n South African Medical Journal - High prevalence of cisplatin-induced ototoxicity in Cape Town, South Africa : research
|Article Title||High prevalence of cisplatin-induced ototoxicity in Cape Town, South Africa : research|
|© Publisher:||Health and Medical Publishing Group (HMPG)|
|Journal||South African Medical Journal|
|Affiliations||1 University of Cape Town, 2 University of Cape Town, 3 University of Cape Town and 4 University of Cape Town|
|Publication Date||Apr 2014|
|Pages||288 - 291|
Background. Cisplatin is administered as the first-line treatment of soft-tissue cancers. It has a reported cure rate of up to 85%, but is associated with a high incidence of ototoxicity, characterised by irreversible bilateral hearing loss and affecting 23 - 50% of adults who receive the drug.
Objectives. To determine the incidence of cisplatin-induced ototoxicity at Groote Schuur Hospital (GSH), Cape Town, South Africa.
Methods. A retrospective cross-sectional study of cisplatin-receiving cancer patients attending GSH between January 2006 and August 2011.
Results. A total of 377 patients were recorded as receiving cisplatin therapy during the study period. A 300% increase in new cisplatin-receiving patients receiving audiological monitoring was observed between 2006 and 2010. However, only patients with all clinical data as well as baseline and follow-up audiometric analyses were investigated. One hundred and seven such patients were identified, 55.1% of whom developed cisplatin-induced ototoxicity while receiving high-dose (≥60 mg/m2) cisplatin treatment. Higher cumulative cisplatin dosages were associated with development of significant hearing loss (p=0.027). The odds of developing cisplatin-induced hearing loss were elevated for patients with head and neck tumours and lymphoma (p=0.0465 and p=0.0563, respectively) and were significantly lower for those with reproductive cancers (p=0.0371).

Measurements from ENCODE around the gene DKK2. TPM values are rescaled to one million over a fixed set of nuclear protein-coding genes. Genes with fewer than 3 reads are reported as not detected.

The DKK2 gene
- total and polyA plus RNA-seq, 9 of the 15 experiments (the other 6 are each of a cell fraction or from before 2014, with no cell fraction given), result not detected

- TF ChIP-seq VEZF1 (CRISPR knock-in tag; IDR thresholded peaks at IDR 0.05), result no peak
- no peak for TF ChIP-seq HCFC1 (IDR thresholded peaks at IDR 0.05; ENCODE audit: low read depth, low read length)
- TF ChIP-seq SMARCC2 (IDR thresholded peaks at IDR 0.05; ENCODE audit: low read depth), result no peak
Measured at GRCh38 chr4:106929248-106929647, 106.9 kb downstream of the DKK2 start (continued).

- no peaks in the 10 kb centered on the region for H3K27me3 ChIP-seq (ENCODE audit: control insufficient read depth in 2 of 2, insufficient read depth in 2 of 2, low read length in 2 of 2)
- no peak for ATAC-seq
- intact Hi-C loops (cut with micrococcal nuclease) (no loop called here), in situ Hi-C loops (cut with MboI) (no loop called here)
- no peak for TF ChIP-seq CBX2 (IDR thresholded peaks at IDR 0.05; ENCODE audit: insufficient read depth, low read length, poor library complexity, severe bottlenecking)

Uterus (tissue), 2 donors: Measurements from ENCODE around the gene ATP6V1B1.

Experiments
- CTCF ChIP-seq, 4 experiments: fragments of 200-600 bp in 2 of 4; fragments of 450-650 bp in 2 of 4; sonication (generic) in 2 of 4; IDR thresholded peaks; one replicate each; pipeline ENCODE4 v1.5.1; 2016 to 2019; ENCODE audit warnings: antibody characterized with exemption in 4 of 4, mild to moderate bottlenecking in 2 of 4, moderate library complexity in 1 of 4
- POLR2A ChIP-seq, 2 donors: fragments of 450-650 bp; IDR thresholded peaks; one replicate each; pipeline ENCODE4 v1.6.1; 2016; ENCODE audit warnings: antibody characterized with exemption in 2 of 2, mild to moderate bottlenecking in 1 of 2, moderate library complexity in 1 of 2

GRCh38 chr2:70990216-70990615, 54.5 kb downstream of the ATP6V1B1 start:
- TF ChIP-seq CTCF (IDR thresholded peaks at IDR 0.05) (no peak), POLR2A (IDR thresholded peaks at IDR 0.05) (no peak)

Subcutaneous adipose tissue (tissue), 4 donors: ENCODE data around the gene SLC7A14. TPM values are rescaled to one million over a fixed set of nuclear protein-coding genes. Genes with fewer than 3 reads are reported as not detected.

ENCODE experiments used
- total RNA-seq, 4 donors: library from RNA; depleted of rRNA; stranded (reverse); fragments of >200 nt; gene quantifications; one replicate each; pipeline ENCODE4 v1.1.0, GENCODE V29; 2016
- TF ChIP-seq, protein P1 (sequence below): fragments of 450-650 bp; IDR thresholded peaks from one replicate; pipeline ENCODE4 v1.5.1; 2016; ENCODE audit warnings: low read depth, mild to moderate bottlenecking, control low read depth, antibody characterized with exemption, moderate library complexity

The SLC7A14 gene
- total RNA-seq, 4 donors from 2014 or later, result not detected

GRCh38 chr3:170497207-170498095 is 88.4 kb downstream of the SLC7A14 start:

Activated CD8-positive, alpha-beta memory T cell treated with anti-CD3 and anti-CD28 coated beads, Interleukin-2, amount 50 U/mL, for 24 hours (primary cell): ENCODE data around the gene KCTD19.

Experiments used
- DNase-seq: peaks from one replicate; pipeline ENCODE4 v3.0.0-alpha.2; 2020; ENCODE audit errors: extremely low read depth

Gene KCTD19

Conclusion. Comprehensive audiological monitoring should be available for every patient during cisplatin treatment to minimise the development of disabling hearing loss.
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